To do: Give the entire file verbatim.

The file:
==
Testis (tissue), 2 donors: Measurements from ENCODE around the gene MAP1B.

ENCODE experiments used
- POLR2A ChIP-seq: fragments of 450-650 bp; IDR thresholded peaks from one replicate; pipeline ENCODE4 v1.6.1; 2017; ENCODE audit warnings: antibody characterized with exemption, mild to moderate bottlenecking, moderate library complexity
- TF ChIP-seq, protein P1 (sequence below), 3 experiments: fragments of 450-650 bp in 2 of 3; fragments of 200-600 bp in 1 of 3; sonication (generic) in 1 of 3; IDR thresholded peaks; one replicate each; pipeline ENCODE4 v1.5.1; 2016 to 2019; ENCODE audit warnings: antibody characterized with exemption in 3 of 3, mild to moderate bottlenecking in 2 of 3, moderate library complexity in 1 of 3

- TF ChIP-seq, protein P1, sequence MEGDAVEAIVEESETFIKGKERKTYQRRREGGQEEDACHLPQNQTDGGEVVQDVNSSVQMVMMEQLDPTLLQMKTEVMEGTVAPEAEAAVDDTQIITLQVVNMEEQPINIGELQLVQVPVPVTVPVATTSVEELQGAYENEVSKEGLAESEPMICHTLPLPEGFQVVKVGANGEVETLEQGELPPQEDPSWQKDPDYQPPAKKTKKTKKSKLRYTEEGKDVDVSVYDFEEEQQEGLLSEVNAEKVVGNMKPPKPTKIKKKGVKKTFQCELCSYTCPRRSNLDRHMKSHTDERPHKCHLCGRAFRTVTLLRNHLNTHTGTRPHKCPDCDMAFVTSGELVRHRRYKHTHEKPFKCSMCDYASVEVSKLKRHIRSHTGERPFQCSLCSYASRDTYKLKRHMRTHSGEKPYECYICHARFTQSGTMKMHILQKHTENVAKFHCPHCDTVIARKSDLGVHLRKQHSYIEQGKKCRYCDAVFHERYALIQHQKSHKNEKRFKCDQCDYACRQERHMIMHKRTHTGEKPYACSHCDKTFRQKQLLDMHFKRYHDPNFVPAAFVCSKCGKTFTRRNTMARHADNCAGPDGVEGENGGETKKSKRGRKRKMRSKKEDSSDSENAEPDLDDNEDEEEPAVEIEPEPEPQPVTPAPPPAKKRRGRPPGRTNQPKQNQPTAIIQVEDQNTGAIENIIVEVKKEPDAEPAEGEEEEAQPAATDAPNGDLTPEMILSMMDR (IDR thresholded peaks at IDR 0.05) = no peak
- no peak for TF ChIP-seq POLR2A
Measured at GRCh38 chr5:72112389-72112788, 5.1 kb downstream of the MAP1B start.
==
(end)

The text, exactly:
Testis (tissue), 2 donors: Measurements from ENCODE around the gene MAP1B.

ENCODE experiments used
- POLR2A ChIP-seq: fragments of 450-650 bp; IDR thresholded peaks from one replicate; pipeline ENCODE4 v1.6.1; 2017; ENCODE audit warnings: antibody characterized with exemption, mild to moderate bottlenecking, moderate library complexity
- TF ChIP-seq, protein P1 (sequence below), 3 experiments: fragments of 450-650 bp in 2 of 3; fragments of 200-600 bp in 1 of 3; sonication (generic) in 1 of 3; IDR thresholded peaks; one replicate each; pipeline ENCODE4 v1.5.1; 2016 to 2019; ENCODE audit warnings: antibody characterized with exemption in 3 of 3, mild to moderate bottlenecking in 2 of 3, moderate library complexity in 1 of 3

- TF ChIP-seq, protein P1, sequence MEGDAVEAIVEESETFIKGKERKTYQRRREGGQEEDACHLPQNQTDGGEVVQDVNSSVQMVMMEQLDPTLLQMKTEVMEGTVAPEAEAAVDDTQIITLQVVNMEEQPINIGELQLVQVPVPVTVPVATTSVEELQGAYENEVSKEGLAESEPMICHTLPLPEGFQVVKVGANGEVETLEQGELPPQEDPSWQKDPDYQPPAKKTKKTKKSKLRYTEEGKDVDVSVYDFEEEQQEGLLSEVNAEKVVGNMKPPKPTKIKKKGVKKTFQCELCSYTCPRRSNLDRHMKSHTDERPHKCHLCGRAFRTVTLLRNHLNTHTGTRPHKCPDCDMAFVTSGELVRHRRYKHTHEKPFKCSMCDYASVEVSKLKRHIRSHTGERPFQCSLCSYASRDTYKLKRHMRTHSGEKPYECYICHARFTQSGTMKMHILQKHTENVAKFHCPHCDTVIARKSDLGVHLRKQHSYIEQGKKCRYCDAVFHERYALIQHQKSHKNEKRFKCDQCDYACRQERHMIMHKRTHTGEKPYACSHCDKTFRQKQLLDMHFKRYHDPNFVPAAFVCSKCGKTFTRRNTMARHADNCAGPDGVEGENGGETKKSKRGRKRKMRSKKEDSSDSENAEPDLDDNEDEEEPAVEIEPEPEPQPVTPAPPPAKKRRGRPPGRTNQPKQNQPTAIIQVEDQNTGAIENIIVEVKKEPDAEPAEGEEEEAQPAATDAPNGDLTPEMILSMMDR (IDR thresholded peaks at IDR 0.05) = no peak
- no peak for TF ChIP-seq POLR2A
Measured at GRCh38 chr5:72112389-72112788, 5.1 kb downstream of the MAP1B start.